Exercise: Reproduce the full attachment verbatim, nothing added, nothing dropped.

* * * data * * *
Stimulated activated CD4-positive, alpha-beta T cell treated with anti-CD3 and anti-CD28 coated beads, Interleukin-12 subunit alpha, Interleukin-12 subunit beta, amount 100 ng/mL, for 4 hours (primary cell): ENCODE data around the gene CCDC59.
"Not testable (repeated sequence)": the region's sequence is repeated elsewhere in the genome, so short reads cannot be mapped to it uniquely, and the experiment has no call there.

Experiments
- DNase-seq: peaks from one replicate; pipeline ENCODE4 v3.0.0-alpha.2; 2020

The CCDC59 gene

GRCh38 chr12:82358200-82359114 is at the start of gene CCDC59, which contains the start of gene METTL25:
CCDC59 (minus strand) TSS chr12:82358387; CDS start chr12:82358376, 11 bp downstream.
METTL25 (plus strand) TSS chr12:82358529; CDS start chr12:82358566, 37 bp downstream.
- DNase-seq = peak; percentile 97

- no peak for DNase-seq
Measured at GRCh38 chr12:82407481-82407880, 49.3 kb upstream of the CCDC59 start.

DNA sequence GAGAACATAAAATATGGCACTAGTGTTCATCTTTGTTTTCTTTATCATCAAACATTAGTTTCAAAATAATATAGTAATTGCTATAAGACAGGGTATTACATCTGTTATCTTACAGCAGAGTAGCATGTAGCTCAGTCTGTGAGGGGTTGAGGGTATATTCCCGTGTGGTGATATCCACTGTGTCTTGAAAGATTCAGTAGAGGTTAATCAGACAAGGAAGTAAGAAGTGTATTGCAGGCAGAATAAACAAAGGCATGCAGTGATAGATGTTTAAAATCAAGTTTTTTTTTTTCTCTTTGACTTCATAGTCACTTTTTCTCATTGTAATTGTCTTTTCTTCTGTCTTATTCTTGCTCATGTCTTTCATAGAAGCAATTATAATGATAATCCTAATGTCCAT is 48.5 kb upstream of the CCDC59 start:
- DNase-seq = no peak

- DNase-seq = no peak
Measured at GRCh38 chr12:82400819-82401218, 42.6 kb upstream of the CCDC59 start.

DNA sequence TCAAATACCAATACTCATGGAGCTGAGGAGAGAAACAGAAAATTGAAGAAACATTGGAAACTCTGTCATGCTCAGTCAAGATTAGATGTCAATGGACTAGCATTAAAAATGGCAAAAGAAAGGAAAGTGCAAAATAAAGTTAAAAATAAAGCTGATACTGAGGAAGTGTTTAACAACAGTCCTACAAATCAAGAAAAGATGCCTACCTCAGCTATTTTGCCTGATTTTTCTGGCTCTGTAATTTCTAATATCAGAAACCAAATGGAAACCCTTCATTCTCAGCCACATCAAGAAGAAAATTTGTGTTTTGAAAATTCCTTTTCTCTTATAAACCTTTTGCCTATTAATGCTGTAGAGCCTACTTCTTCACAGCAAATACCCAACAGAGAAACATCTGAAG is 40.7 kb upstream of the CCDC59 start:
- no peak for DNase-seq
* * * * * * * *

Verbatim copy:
Stimulated activated CD4-positive, alpha-beta T cell treated with anti-CD3 and anti-CD28 coated beads, Interleukin-12 subunit alpha, Interleukin-12 subunit beta, amount 100 ng/mL, for 4 hours (primary cell): ENCODE data around the gene CCDC59.
"Not testable (repeated sequence)": the region's sequence is repeated elsewhere in the genome, so short reads cannot be mapped to it uniquely, and the experiment has no call there.

Experiments
- DNase-seq: peaks from one replicate; pipeline ENCODE4 v3.0.0-alpha.2; 2020

The CCDC59 gene

GRCh38 chr12:82358200-82359114 is at the start of gene CCDC59, which contains the start of gene METTL25:
CCDC59 (minus strand) TSS chr12:82358387; CDS start chr12:82358376, 11 bp downstream.
METTL25 (plus strand) TSS chr12:82358529; CDS start chr12:82358566, 37 bp downstream.
- DNase-seq = peak; percentile 97

- no peak for DNase-seq
Measured at GRCh38 chr12:82407481-82407880, 49.3 kb upstream of the CCDC59 start.

DNA sequence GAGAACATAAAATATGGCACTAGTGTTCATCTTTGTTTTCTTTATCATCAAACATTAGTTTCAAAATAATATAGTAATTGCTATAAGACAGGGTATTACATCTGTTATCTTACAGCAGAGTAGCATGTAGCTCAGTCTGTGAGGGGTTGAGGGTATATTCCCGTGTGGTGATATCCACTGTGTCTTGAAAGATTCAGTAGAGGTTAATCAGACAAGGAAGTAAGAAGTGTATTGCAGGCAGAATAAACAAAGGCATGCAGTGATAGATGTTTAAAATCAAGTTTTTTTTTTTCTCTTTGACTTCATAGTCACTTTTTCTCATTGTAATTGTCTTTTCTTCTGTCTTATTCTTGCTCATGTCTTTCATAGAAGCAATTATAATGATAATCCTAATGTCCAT is 48.5 kb upstream of the CCDC59 start:
- DNase-seq = no peak

- DNase-seq = no peak
Measured at GRCh38 chr12:82400819-82401218, 42.6 kb upstream of the CCDC59 start.

DNA sequence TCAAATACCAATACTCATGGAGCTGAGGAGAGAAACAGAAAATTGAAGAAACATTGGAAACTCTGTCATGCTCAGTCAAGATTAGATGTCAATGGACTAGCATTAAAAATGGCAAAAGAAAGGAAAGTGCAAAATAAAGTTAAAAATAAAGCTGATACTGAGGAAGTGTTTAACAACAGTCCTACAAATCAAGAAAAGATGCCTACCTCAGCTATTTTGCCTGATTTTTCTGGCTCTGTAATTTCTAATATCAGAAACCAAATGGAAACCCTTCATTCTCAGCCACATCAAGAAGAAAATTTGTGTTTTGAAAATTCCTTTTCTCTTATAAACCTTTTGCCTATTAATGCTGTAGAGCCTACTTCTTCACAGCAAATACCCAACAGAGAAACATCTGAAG is 40.7 kb upstream of the CCDC59 start:
- no peak for DNase-seq